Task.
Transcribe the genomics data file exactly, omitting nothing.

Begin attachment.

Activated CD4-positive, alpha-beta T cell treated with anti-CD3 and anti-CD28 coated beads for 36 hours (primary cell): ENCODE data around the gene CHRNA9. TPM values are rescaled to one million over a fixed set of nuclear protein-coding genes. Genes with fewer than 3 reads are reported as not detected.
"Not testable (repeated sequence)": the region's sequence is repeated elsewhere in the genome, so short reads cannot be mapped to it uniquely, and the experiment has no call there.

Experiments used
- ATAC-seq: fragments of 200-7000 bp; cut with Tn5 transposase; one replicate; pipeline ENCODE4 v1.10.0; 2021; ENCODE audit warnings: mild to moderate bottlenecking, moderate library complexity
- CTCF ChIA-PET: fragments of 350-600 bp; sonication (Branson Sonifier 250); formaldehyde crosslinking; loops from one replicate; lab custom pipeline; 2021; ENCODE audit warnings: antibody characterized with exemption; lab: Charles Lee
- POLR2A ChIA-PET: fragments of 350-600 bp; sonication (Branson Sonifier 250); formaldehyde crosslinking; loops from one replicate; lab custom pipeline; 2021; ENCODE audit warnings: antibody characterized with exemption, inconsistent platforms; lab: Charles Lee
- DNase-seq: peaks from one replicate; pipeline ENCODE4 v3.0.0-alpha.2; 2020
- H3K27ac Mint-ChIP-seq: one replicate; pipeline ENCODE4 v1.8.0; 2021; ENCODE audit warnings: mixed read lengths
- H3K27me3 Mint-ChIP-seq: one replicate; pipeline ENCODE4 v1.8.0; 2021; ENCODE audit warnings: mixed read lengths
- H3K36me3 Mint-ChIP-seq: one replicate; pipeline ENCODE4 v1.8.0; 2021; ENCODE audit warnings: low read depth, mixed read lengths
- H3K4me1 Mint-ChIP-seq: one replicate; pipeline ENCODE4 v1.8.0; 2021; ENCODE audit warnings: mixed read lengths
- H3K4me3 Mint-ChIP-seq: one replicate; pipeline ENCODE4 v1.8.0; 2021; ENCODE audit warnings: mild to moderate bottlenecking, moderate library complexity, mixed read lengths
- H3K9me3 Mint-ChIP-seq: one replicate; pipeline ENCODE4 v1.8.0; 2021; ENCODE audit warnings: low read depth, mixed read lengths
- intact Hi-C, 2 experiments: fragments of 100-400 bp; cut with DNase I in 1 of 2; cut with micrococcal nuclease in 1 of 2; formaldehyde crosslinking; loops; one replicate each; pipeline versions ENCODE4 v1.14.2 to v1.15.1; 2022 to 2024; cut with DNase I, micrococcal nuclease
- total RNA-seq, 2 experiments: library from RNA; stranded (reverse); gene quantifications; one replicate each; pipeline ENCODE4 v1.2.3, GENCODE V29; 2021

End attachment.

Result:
Activated CD4-positive, alpha-beta T cell treated with anti-CD3 and anti-CD28 coated beads for 36 hours (primary cell): ENCODE data around the gene CHRNA9. TPM values are rescaled to one million over a fixed set of nuclear protein-coding genes. Genes with fewer than 3 reads are reported as not detected.
"Not testable (repeated sequence)": the region's sequence is repeated elsewhere in the genome, so short reads cannot be mapped to it uniquely, and the experiment has no call there.

Experiments used
- ATAC-seq: fragments of 200-7000 bp; cut with Tn5 transposase; one replicate; pipeline ENCODE4 v1.10.0; 2021; ENCODE audit warnings: mild to moderate bottlenecking, moderate library complexity
- CTCF ChIA-PET: fragments of 350-600 bp; sonication (Branson Sonifier 250); formaldehyde crosslinking; loops from one replicate; lab custom pipeline; 2021; ENCODE audit warnings: antibody characterized with exemption; lab: Charles Lee
- POLR2A ChIA-PET: fragments of 350-600 bp; sonication (Branson Sonifier 250); formaldehyde crosslinking; loops from one replicate; lab custom pipeline; 2021; ENCODE audit warnings: antibody characterized with exemption, inconsistent platforms; lab: Charles Lee
- DNase-seq: peaks from one replicate; pipeline ENCODE4 v3.0.0-alpha.2; 2020
- H3K27ac Mint-ChIP-seq: one replicate; pipeline ENCODE4 v1.8.0; 2021; ENCODE audit warnings: mixed read lengths
- H3K27me3 Mint-ChIP-seq: one replicate; pipeline ENCODE4 v1.8.0; 2021; ENCODE audit warnings: mixed read lengths
- H3K36me3 Mint-ChIP-seq: one replicate; pipeline ENCODE4 v1.8.0; 2021; ENCODE audit warnings: low read depth, mixed read lengths
- H3K4me1 Mint-ChIP-seq: one replicate; pipeline ENCODE4 v1.8.0; 2021; ENCODE audit warnings: mixed read lengths
- H3K4me3 Mint-ChIP-seq: one replicate; pipeline ENCODE4 v1.8.0; 2021; ENCODE audit warnings: mild to moderate bottlenecking, moderate library complexity, mixed read lengths
- H3K9me3 Mint-ChIP-seq: one replicate; pipeline ENCODE4 v1.8.0; 2021; ENCODE audit warnings: low read depth, mixed read lengths
- intact Hi-C, 2 experiments: fragments of 100-400 bp; cut with DNase I in 1 of 2; cut with micrococcal nuclease in 1 of 2; formaldehyde crosslinking; loops; one replicate each; pipeline versions ENCODE4 v1.14.2 to v1.15.1; 2022 to 2024; cut with DNase I, micrococcal nuclease
- total RNA-seq, 2 experiments: library from RNA; stranded (reverse); gene quantifications; one replicate each; pipeline ENCODE4 v1.2.3, GENCODE V29; 2021